Honda is back in a big way these days, but its best car might also be its cheapest. Honda’s all-new Civic isn’t just striking to behold, it’s also a return to fun-to-drive form for the Japanese automaker. With punchy turbocharged engines, nimble handling, and a smooth-shifting six-speed manual on offer, car shoppers looking for personality shouldn’t feel obligated to break their bank accounts.
The sedan, coupe, and hatchback all bring the drama with aggressive exterior styling that, for its intended audience, is best described as “Instagram worthy.” Honda desperately needed a revamp after years of plain-jane Civics, and whether it’s the large air inlets on the front fascia, slender LED headlights, or wonderfully-contoured door panels, the 10th-generation Civic has the attitude its predecessors were missing.
Inside, the new Civic can be optioned with the latest and greatest in safety and infotainment features to turn a compact commuter into a veritable entry-level luxury car. Apple CarPlay, Android Auto, adaptive cruise control, lane-keeping assist, automatic braking assist, haptic feedback controls … the list goes on. To top it all off, whichever motor you choose returns the best fuel economy figures in the class. Sometimes you get what you pay for — but in this case, you get more.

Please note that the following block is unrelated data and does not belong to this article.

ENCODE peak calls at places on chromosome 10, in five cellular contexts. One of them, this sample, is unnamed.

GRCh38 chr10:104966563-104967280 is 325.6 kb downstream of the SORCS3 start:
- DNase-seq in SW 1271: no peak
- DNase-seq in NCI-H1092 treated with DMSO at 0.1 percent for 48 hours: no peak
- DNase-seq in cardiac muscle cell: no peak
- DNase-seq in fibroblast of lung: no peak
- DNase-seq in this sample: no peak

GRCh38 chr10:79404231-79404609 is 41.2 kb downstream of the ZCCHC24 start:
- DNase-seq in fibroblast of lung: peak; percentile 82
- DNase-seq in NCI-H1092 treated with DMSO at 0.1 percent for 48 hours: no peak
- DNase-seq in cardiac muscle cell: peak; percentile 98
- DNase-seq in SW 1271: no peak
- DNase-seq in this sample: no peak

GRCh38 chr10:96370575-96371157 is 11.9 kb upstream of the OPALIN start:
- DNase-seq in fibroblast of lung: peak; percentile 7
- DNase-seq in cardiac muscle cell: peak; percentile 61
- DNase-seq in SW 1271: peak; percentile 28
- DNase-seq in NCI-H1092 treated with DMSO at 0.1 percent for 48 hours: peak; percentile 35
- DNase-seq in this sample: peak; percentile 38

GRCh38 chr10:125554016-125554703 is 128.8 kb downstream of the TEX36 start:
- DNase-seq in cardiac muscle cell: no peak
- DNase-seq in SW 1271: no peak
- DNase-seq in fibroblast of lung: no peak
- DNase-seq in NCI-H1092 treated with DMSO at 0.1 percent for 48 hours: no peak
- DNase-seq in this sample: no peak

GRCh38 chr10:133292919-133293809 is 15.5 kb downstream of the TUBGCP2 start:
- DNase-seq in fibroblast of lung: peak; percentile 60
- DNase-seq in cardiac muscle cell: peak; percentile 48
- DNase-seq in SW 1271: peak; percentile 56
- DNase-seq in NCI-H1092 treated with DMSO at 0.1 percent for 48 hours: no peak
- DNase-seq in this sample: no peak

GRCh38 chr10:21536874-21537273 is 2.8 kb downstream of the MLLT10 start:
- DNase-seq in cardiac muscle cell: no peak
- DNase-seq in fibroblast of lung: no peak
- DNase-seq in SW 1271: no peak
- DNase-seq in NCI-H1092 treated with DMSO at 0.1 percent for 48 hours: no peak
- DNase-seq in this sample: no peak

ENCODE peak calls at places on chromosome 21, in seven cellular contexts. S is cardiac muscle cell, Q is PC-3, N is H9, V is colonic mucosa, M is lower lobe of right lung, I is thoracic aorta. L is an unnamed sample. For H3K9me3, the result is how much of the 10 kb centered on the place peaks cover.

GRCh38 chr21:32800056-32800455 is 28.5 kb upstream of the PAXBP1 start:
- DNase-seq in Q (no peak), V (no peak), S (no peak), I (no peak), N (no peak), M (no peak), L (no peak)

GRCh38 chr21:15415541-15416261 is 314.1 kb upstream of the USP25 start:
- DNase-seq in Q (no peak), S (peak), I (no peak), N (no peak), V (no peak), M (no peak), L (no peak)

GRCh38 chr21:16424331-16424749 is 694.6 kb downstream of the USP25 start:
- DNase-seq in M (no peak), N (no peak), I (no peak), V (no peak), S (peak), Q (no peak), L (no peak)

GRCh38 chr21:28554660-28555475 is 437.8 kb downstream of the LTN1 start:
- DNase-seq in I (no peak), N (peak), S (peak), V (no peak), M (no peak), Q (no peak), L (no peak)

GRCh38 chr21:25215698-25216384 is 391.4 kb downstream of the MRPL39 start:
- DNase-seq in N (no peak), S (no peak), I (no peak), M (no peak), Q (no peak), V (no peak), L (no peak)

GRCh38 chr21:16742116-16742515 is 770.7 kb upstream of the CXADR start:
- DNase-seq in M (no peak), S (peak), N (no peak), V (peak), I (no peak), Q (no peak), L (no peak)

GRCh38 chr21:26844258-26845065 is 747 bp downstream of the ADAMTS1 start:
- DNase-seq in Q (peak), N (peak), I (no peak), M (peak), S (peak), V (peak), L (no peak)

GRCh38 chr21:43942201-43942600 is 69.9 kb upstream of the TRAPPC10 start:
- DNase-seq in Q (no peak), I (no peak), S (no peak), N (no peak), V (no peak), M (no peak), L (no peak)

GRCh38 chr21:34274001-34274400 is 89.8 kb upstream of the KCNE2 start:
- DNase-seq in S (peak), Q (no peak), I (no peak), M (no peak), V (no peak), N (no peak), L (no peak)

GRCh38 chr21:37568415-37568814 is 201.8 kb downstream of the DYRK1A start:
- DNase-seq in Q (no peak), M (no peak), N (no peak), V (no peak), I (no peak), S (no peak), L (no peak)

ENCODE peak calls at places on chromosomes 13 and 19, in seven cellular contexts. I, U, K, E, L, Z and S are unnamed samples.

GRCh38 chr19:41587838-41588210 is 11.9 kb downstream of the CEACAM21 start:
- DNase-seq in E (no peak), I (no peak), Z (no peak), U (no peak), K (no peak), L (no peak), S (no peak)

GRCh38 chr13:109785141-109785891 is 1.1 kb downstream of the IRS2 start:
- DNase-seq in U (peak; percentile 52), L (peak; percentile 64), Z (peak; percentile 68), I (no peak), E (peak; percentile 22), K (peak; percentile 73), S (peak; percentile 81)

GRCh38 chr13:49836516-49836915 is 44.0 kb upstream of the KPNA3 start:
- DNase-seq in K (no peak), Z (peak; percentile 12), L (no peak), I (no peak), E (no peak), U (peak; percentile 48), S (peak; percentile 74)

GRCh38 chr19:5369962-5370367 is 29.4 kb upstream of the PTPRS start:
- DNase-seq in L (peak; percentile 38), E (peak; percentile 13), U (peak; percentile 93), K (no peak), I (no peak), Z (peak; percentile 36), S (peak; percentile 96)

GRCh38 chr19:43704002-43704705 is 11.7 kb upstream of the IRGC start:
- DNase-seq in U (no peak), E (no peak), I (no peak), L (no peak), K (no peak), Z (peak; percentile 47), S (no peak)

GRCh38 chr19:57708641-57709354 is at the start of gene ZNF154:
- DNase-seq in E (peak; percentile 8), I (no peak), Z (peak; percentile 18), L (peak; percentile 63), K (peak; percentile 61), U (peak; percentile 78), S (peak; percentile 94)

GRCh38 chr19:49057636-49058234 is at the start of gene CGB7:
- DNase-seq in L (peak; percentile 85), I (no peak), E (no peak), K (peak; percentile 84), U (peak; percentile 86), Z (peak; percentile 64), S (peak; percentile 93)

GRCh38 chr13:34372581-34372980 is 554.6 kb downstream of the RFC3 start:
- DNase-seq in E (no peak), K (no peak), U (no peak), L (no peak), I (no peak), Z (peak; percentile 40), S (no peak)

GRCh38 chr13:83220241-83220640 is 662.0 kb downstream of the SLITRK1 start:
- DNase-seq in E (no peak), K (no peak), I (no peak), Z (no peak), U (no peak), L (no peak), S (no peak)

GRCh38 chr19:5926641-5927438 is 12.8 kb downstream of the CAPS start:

The best luxury sedan
Why should you buy this: Nobody does luxury like the Scandinavians
Who’s it for: Drivers who want elegance, not pageantry
How much will it cost: $48,100
Why we picked the Volvo S90:
Few sedans do luxury as well as the Volvo S90. The Swede doesn’t overwhelm its driver and passengers with an array of tech gadgets, but instead tries to create a calming, upscale experience. The interior features the highest-quality materials you’ll find this side of a Rolls-Royce, including wood that is not only real, but actually looks it. The portrait-oriented touchscreen is easy to use, and everything feels solid and well-thought-out.
The S90 driving experience is best described as serene. The S90 is not a sports sedan, but its smooth ride makes it one of the best traditional luxury sedans around. It’s also fairly efficient for a big four-door, thanks to an engine lineup that consists entirely of 2.0-liter, four-cylinder mills, as well as a plug-in hybrid option.
In the end, the S90 exemplifies the transformation Volvo has undergone in the last few years. It’s handsome, understated, refined, safe, and intuitive, and although it’s not the sportiest option on the road, it stands out in one of the most competitive segments in the industry.
Our full 2017 Volvo S90 review
Alfa Romeo Giulia Quadrifoglio
The best performance sedan
Why should you buy this: The Giulia Quadrifoglio will raise your pulse like no other four-door can
Who’s it for: People who crave drama, style, and power
How much will it cost: $73,700
Why we picked the Alfa Romeo Giulia Quadrifoglio: